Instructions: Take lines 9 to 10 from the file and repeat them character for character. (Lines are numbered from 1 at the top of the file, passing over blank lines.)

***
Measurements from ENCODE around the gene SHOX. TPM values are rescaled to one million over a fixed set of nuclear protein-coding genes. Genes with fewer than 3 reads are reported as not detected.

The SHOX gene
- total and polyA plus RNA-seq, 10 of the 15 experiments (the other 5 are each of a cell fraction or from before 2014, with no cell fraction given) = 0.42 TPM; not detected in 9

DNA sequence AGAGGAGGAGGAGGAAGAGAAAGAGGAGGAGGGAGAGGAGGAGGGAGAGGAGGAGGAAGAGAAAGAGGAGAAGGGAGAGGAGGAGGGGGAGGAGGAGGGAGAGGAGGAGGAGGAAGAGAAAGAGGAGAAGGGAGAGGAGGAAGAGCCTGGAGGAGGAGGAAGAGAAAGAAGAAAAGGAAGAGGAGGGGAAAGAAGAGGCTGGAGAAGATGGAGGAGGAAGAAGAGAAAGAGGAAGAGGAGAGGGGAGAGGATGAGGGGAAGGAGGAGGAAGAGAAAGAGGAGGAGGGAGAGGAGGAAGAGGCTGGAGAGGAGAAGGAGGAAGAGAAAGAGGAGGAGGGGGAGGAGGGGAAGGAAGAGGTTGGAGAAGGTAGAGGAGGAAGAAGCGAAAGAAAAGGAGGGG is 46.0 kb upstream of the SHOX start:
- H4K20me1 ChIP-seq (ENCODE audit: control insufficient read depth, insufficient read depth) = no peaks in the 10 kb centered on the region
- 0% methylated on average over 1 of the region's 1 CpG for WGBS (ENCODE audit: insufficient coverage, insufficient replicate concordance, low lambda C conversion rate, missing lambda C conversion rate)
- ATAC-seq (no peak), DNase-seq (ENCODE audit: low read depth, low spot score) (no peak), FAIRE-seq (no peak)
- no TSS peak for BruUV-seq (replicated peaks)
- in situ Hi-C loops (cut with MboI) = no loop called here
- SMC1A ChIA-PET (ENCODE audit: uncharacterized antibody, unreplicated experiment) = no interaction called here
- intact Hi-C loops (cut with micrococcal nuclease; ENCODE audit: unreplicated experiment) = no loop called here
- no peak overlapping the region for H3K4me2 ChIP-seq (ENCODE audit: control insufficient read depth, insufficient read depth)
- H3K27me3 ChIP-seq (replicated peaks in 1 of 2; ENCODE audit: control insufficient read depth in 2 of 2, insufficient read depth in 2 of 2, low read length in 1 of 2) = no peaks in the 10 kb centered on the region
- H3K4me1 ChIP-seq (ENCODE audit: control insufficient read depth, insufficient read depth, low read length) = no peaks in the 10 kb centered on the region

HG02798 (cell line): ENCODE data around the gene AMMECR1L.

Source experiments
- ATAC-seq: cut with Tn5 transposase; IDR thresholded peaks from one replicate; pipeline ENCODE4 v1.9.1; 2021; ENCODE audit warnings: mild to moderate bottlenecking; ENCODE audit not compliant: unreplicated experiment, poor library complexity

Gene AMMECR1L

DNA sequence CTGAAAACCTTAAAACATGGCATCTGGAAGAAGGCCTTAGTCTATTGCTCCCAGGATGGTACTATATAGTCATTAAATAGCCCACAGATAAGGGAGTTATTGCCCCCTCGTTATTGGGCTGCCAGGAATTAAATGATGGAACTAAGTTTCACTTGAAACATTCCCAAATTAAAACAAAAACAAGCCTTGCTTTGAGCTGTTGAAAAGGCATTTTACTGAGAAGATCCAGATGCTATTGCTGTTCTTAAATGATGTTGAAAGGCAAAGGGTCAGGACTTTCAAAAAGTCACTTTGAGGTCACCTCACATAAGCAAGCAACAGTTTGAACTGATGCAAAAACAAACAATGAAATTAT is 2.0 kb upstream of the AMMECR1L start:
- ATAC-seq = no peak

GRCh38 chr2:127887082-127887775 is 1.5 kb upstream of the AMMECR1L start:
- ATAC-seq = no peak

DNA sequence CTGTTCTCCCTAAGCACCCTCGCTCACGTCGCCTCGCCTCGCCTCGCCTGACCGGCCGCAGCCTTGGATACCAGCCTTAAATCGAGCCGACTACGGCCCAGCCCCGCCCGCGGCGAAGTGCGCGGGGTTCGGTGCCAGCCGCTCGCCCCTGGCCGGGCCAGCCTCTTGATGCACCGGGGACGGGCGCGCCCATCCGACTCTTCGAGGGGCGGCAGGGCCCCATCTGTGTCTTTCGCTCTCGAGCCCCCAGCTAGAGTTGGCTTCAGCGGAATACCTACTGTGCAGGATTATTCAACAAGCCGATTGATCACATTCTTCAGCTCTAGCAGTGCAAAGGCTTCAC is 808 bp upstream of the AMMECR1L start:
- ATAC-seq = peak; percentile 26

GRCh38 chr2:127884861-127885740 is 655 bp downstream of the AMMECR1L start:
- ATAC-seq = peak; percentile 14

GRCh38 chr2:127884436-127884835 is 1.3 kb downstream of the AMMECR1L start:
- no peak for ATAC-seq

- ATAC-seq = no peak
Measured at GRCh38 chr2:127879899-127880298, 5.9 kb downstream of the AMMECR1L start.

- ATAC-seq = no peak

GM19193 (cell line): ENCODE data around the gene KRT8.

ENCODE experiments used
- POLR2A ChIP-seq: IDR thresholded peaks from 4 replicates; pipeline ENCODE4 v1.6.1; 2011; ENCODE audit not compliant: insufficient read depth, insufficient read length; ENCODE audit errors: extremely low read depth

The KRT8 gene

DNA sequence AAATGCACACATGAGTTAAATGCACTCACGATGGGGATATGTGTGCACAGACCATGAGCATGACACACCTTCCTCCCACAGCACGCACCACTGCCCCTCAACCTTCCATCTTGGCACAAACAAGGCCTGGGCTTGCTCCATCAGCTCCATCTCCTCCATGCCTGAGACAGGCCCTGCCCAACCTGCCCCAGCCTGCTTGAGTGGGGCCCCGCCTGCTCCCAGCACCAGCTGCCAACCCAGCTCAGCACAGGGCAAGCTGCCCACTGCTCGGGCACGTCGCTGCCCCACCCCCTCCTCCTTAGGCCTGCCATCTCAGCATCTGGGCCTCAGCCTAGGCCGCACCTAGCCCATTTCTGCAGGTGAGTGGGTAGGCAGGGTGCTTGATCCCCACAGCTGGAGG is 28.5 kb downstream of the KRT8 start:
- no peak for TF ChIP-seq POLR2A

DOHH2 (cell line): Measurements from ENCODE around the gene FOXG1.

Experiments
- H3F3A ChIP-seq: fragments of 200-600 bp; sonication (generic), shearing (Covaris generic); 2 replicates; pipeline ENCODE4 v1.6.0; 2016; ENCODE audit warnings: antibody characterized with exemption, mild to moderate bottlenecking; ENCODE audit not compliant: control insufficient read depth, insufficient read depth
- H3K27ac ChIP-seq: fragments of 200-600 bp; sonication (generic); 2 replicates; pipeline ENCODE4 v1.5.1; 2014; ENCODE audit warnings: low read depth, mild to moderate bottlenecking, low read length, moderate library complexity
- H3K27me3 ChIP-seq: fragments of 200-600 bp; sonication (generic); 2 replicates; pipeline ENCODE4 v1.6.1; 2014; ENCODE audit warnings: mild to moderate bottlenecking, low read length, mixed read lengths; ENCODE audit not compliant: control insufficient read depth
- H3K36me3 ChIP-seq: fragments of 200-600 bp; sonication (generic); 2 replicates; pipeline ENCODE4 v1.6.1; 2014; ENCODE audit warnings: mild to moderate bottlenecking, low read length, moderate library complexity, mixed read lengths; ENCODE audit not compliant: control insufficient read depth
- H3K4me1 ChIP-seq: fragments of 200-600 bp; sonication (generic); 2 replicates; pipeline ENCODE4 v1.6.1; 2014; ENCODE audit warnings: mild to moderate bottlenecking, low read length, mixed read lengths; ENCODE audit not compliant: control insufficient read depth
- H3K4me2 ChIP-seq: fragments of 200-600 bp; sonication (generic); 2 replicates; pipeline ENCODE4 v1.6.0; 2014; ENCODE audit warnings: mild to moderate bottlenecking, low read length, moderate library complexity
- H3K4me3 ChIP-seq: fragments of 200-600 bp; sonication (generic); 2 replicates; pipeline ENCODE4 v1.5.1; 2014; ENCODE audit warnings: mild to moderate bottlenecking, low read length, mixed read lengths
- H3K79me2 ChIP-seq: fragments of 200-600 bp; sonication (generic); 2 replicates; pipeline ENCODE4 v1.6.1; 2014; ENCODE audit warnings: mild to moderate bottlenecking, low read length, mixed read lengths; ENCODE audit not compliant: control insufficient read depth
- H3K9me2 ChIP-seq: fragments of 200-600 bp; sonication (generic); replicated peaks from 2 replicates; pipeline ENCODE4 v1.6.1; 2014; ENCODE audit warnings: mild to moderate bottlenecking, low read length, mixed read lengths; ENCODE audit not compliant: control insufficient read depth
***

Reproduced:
- in situ Hi-C loops (cut with MboI) = no loop called here
- SMC1A ChIA-PET (ENCODE audit: uncharacterized antibody, unreplicated experiment) = no interaction called here